Introduced by Katy German
One of my favorite things about the folk process is the way a song can reemerge in different forms over time. Whether accidental or intentional, changing some portion of melody or words can suddenly give a song new life and depth.
This song is a beautiful example. The melody is a simple and beautiful 19th century hymn, with alternative words from Eastern Kentucky singer and storyteller Randy Wilson. Randy kept the melody and some of the poetry from the traditional version, but mixed in phrases and language to give it a more universal spiritual appeal.
I first heard Randy sing his version of Farther On about a decade ago at Hindman Settlement School in Hindman, KY. At the time I thought it was a clever rewording and recognized its appeal as a soulful yet easy group singing option.
What I have found since then, though, is that this is the song that rises to my mind every single time I am feeling discouraged or low on hope. It is a meditation for my soul when I am feeling derailed. I asked Randy what inspired this version and he replied, “I liked the chorus and wanted to make a spiritual out of it, with repetition so that folks could join in easily.”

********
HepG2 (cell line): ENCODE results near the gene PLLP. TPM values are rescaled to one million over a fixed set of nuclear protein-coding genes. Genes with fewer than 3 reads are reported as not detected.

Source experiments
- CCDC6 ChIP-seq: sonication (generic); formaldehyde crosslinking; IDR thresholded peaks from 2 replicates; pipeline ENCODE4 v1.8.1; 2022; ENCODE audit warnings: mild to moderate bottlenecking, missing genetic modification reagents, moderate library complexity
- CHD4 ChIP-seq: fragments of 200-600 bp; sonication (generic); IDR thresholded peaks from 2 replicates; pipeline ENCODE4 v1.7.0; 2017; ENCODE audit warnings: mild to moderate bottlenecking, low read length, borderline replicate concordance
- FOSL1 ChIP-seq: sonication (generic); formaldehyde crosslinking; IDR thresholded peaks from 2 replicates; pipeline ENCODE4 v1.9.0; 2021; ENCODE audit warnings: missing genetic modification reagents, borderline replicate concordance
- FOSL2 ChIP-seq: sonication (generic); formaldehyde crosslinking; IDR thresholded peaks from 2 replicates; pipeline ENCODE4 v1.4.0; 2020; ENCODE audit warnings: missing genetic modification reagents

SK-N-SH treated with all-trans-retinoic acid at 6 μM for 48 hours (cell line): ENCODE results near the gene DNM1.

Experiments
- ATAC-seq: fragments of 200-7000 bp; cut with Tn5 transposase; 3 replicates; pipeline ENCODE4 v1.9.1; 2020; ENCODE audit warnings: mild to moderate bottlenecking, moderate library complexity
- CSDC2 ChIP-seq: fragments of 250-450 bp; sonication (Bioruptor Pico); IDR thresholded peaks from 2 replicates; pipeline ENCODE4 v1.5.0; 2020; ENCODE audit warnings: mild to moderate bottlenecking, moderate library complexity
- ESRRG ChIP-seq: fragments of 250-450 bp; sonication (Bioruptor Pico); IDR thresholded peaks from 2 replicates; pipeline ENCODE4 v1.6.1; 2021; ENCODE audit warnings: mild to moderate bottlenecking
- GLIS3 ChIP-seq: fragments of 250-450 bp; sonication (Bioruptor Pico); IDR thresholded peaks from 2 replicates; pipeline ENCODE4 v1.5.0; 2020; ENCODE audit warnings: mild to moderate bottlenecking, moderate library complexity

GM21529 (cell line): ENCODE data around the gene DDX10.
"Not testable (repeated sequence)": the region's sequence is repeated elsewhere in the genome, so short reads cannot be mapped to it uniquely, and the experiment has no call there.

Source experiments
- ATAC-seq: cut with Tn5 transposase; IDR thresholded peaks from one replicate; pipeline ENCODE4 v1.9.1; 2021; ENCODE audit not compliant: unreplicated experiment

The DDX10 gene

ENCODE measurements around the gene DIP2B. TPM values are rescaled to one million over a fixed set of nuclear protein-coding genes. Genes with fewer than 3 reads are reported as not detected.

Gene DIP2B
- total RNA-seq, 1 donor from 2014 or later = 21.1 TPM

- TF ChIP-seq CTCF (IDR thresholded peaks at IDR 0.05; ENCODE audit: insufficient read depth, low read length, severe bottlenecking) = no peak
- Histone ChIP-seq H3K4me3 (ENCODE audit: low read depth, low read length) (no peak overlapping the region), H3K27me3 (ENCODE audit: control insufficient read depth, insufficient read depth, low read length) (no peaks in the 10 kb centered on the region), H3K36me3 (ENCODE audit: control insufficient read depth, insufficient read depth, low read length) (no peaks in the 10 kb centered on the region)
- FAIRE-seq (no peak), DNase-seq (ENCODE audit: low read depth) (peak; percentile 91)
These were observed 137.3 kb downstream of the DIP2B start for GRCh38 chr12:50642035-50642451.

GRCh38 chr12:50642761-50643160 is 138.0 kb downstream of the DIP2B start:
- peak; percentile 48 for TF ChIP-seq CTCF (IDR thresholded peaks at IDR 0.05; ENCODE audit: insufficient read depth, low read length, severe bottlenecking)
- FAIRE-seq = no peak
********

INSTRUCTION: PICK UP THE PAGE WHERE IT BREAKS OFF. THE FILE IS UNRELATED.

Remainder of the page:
I guess sometimes it’s just as simple as that. Here is one of the traditional arrangements, along with Randy’s alternative lyrics. I’ve included both versions so that the readers and singers can enjoy it in more than one incarnation. And Randy, thank you for this beautiful song.
Music: Traditional (not the first image)
New words: Randy Wilson, a musician, songwriter, and storyteller from Eastern, KY
Oh dear brothers, are you weary with the roughness of the way?
Search your soul and plant a seedling. Stir the ashes, seize the day.
Farther on, still go farther. Count the milestones one by one.
There’s a light that leads us onward. It is better farther on.
(Repeat, replacing “brothers” with sisters, mothers, fathers, children, etc.)
Here’s a version of the song by the Alaska String Band:
Katy German is a CDSS Board member living in Asheville, NC. She loves community singing and introducing children, families, and first-timers to country dance traditions.